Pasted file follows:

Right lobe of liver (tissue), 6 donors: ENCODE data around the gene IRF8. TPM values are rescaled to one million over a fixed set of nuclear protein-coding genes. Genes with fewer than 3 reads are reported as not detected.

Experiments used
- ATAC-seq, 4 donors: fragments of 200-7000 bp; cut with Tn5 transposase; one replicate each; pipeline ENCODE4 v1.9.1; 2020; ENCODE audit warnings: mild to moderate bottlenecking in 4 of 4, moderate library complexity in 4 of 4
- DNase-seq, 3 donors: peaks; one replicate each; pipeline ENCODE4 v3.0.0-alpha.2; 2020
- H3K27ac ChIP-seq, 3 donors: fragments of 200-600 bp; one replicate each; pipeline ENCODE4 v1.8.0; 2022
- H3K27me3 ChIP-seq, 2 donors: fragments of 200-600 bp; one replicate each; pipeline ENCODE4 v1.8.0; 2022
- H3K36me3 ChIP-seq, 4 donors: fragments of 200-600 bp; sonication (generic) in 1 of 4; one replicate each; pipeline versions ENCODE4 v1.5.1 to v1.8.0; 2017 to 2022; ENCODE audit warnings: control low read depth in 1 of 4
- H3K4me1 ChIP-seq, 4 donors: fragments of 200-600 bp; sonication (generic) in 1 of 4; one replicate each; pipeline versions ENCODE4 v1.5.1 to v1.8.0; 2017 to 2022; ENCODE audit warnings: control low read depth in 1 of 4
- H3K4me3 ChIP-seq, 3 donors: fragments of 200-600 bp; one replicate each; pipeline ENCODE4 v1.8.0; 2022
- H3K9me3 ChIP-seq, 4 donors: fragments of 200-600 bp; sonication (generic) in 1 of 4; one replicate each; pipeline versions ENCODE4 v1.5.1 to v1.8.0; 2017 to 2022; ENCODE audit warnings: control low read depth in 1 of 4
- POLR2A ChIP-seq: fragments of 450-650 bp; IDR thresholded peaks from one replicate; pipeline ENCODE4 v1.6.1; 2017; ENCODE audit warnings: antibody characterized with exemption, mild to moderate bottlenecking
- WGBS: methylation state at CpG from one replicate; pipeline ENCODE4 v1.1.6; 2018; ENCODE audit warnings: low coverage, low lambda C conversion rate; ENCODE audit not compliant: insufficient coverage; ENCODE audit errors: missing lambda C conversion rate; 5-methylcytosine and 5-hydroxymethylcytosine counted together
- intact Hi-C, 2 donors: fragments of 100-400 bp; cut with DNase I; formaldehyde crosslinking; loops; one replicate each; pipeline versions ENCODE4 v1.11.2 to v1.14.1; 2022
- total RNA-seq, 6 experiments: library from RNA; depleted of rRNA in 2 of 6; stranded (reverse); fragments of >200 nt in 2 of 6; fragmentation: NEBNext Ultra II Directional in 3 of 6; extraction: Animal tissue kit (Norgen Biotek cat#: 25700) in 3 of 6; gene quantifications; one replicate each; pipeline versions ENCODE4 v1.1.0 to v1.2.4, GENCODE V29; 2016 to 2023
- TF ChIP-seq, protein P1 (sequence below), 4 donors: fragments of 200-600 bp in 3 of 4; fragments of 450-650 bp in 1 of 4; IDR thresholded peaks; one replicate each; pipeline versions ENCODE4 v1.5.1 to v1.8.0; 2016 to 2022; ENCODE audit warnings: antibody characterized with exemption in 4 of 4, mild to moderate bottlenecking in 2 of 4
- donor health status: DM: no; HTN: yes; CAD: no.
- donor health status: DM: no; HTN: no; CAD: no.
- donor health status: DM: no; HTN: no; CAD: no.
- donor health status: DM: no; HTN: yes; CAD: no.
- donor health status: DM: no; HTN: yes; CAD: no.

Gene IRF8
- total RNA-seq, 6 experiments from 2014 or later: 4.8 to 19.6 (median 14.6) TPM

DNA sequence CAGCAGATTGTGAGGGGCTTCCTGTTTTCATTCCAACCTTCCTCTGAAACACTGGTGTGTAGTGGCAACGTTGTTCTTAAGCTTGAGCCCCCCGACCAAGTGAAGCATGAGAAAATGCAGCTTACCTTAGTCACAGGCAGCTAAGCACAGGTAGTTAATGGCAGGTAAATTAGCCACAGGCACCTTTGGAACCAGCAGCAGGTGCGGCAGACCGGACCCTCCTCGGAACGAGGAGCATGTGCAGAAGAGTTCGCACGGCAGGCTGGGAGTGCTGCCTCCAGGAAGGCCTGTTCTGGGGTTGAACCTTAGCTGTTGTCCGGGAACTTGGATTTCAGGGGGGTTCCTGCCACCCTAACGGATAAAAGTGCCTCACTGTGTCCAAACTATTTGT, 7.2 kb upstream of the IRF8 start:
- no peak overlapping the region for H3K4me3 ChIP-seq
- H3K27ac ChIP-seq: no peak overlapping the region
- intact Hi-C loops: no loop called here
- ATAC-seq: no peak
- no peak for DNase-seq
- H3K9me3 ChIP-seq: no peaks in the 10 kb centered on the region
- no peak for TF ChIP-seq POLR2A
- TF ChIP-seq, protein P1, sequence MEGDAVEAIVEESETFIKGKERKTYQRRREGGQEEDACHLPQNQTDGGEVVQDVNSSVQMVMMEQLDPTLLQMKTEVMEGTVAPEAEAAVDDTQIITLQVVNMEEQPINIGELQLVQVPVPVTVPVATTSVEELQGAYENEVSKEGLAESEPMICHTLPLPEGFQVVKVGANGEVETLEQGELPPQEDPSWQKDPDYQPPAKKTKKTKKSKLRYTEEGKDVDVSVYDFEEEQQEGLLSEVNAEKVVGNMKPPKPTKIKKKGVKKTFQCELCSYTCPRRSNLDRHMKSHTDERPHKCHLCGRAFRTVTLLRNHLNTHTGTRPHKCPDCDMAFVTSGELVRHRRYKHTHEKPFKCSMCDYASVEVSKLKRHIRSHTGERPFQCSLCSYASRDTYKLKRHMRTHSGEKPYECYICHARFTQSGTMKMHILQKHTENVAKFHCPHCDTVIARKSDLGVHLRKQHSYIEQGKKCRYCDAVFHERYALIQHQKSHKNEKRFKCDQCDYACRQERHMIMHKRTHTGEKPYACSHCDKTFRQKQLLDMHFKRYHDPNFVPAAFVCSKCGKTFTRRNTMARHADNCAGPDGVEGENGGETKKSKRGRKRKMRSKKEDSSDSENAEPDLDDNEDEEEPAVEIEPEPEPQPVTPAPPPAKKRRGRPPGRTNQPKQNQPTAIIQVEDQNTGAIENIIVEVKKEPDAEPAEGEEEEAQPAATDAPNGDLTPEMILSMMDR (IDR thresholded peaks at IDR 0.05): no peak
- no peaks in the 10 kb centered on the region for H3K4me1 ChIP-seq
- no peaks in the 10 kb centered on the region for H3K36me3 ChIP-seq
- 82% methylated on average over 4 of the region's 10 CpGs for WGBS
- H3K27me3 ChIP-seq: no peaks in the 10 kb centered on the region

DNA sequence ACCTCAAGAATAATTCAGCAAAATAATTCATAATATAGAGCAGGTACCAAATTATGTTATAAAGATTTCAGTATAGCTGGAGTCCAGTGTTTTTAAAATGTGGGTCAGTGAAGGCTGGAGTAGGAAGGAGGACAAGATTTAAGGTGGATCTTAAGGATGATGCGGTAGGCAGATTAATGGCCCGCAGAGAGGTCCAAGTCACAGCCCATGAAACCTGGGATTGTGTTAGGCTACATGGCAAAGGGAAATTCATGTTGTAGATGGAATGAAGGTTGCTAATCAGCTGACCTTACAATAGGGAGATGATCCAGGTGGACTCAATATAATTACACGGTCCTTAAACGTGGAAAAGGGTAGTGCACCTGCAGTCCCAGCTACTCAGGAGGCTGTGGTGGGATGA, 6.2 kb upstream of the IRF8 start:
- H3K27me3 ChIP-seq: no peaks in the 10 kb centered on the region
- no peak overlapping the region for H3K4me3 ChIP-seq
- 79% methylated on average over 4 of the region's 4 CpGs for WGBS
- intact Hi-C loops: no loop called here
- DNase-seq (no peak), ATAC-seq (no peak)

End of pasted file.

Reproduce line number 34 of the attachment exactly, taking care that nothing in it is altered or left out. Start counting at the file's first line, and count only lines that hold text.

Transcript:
- 82% methylated on average over 4 of the region's 10 CpGs for WGBS